Will Trump Prepare or Dare?

This blog was originally published on Forbes as Will Trump Prepare Or Dare? on Friday, October 7, 2016.

There’s an old gag about the tourist who, newly arrived in Manhattan to attend a symphony concert, stops a man on the street and asks, “How do I get to Carnegie Hall?”

The New Yorker replies, “Practice, man, practice!”

Donald Trump did not follow this advice in anticipation of the first of three scheduled debates against Hillary Clinton. The New York Times reported that, at a debate-prep camp at his golf course in New Jersey, “Mr. Trump found it hard to focus during those meetings…he did not seem to pay attention during the practice sessions, one aide said.”

In the days immediately following the debate, the lion’s share of headlines called Clinton the winner; one week later, Nate Silver’s respected FiveThirtyEight site confirmed that her formerly slim lead in the public opinion polls was surging.

Just prior to the debate, I wrote a Forbes blog about how poor performances by Richard Nixon in the first ever televised presidential debate in 1960 and by Barack Obama in the first of three scheduled debates against Mitt Romney in 2012 had a negative impact on their public opinion polls.

You won’t be surprised to learn that a major factor was lack of preparation by each candidate.

In his book, Presidential Debates, Professor Alan Schroeder of Northeastern University wrote:

According to Nixon campaign manager Bob Finch, “We kept pushing for [Nixon] to have some give-and-take with either somebody from the staff…anything. He hadn’t done anything except to tell me he knew how to debate. He totally refused to prepare.”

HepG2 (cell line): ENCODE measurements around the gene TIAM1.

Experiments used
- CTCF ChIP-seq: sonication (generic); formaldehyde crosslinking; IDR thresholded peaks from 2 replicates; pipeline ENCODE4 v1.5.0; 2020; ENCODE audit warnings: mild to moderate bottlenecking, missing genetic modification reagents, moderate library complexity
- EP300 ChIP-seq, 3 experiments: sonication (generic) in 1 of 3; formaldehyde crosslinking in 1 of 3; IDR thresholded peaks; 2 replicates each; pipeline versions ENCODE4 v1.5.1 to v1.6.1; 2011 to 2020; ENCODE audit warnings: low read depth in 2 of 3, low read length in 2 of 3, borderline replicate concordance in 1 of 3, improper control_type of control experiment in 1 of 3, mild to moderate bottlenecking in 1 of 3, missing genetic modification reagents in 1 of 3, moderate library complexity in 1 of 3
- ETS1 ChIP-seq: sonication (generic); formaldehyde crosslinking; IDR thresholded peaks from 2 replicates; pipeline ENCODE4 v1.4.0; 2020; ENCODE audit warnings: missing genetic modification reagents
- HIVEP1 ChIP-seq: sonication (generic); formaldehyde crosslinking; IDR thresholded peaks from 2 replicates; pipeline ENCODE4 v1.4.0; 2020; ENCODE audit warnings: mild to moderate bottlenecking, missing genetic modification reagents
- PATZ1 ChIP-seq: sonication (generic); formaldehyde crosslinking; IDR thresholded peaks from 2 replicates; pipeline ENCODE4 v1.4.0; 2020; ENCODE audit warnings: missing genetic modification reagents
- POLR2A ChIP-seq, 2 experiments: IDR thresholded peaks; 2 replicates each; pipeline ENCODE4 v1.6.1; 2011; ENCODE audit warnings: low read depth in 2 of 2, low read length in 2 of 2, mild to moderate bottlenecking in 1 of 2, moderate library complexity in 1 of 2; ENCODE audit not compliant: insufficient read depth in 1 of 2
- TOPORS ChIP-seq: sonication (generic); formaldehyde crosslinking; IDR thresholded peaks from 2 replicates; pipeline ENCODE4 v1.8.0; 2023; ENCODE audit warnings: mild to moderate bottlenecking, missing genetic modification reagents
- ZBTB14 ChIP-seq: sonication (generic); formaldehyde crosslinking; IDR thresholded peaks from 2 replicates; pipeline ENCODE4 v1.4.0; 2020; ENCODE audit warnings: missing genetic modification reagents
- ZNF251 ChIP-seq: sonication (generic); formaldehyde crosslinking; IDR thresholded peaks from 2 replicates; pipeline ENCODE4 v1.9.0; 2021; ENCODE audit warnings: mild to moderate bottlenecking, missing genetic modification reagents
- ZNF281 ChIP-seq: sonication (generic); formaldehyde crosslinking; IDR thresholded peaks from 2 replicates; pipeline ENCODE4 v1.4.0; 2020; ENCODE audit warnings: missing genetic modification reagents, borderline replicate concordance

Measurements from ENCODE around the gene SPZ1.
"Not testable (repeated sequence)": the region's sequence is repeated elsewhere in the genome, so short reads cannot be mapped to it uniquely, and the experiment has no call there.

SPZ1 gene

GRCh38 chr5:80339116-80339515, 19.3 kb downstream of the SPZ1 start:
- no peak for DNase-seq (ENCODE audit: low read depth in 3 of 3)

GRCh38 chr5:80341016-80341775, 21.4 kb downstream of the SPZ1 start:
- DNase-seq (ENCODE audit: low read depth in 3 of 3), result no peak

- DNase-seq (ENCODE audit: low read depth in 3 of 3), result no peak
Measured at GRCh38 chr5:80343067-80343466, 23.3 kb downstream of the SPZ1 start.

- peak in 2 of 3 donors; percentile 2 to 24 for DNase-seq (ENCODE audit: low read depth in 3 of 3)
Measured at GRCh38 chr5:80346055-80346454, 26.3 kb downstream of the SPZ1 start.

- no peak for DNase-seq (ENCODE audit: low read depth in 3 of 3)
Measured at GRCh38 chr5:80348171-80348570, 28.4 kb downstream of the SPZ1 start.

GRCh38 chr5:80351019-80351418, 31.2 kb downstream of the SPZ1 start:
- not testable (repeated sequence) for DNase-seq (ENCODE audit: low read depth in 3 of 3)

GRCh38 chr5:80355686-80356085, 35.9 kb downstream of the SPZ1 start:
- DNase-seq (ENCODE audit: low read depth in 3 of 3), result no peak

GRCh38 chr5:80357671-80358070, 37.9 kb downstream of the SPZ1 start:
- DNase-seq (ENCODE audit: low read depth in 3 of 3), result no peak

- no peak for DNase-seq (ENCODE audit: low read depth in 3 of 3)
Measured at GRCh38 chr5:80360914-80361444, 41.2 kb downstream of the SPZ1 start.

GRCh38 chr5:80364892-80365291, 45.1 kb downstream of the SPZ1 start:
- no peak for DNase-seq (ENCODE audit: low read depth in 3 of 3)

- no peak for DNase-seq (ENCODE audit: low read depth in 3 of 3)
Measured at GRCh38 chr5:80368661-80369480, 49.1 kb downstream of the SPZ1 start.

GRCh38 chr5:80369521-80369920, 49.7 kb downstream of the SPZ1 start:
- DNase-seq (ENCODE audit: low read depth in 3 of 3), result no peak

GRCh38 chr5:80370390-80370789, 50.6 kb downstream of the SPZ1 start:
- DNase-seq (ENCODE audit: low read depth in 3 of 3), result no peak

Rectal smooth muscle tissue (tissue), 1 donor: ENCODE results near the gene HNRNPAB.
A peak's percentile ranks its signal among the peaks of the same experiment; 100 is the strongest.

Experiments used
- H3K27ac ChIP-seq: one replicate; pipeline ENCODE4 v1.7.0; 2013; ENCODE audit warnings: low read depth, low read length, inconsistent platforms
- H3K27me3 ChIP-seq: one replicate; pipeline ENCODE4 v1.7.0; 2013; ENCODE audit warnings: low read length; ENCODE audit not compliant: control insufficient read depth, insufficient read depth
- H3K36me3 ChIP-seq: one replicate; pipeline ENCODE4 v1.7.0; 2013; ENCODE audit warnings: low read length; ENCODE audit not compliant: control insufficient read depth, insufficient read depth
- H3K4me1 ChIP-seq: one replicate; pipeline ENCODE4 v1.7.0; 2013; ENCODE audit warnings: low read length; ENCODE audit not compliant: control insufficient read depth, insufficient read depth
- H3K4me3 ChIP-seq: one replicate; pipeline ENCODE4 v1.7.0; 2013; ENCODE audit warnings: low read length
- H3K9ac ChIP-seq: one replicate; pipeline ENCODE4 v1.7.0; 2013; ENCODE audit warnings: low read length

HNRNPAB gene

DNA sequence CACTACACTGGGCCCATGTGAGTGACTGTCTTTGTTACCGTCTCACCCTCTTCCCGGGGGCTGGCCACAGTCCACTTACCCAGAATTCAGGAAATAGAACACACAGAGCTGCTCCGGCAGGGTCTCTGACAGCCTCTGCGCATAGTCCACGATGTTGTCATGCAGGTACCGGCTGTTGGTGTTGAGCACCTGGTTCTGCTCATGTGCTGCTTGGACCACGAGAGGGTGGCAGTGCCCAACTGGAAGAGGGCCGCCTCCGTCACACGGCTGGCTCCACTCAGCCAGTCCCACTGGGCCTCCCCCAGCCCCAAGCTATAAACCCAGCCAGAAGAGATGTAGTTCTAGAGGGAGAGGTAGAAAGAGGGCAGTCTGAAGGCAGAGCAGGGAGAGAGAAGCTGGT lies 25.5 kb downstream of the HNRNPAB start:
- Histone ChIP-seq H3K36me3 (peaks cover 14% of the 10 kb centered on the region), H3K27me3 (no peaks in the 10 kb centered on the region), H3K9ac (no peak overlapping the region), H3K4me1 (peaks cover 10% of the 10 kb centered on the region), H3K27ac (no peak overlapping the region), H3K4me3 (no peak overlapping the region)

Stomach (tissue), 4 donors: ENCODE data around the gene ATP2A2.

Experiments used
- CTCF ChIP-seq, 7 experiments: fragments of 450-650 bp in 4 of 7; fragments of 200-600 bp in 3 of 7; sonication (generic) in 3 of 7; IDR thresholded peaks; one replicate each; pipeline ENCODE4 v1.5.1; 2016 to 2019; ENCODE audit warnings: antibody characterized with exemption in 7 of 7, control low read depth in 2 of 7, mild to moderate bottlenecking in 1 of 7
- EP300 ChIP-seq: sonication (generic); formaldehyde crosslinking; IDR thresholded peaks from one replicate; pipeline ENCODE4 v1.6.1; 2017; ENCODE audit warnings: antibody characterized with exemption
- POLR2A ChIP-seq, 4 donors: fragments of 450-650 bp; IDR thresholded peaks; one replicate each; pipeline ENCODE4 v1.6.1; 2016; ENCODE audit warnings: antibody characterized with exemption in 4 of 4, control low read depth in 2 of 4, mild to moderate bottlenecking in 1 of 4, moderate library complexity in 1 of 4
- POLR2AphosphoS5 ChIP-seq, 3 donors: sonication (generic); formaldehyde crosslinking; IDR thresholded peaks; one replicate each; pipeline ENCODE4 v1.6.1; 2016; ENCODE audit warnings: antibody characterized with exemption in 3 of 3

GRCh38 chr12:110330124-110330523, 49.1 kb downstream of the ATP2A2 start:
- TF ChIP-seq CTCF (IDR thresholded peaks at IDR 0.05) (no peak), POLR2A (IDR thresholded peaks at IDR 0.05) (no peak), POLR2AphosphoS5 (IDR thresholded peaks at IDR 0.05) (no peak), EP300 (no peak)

In 2012, the Wall Street Journal reported that Obama:

… complained Monday during a phone call with a campaign volunteer that his aides are “keeping me indoors all the time…making me do my homework.” However, a brown tarp blocking the view of the resort’s basketball court suggests Mr. Obama has been shooting some baskets between sessions.

Apparently, Trump shares the Nixon and Obama approach to practice. During his debate against Clinton, he looked at her and said, “I’ve been all over the place. You decided to stay home, and that’s OK. But I will tell you, I’ve been all over.”

But that left the door open for her to reply, “I think Donald just criticized me for preparing for this debate. And, yes, I did. And you know what else I prepared for? I prepared to be president.”

Even Trump’s own vice presidential candidate chimed in on the subject of preparedness. During Tuesday’s debate, Clinton running mate Tim Kaine charged: “[W]e don’t think that women should be punished, as Donald Trump said they should, for making the decision to have an abortion.”

Mike Pence objected: “No, it’s really not. Donald Trump and I would never support legislation that punished women who made the heartbreaking choice to end a pregnancy.”

Kaine asked: “Then why did Donald Trump say that?”

Pence countered: “We just never would.”

Kaine asked again: “Why did he say that?”

Pence capitulated: “Well, look, it’s—look, he’s not a polished politician like you and Hillary Clinton. And so…”

Which gave Kaine the opportunity to apply a coup: “Well, I would admit that’s not a polished…”

Despite all this, Donald Trump remains undaunted. AP News reported that he is “showing no sign of making big changes to his message or debate preparation before his second face-off with Hillary Clinton…Trump is not planning to participate in any mock debates.”

Will Donald Trump learn from the past and prepare, or does he dare not to?

This blog was originally published on Forbes as Will Trump Prepare Or Dare? on Friday, October 7, 2016.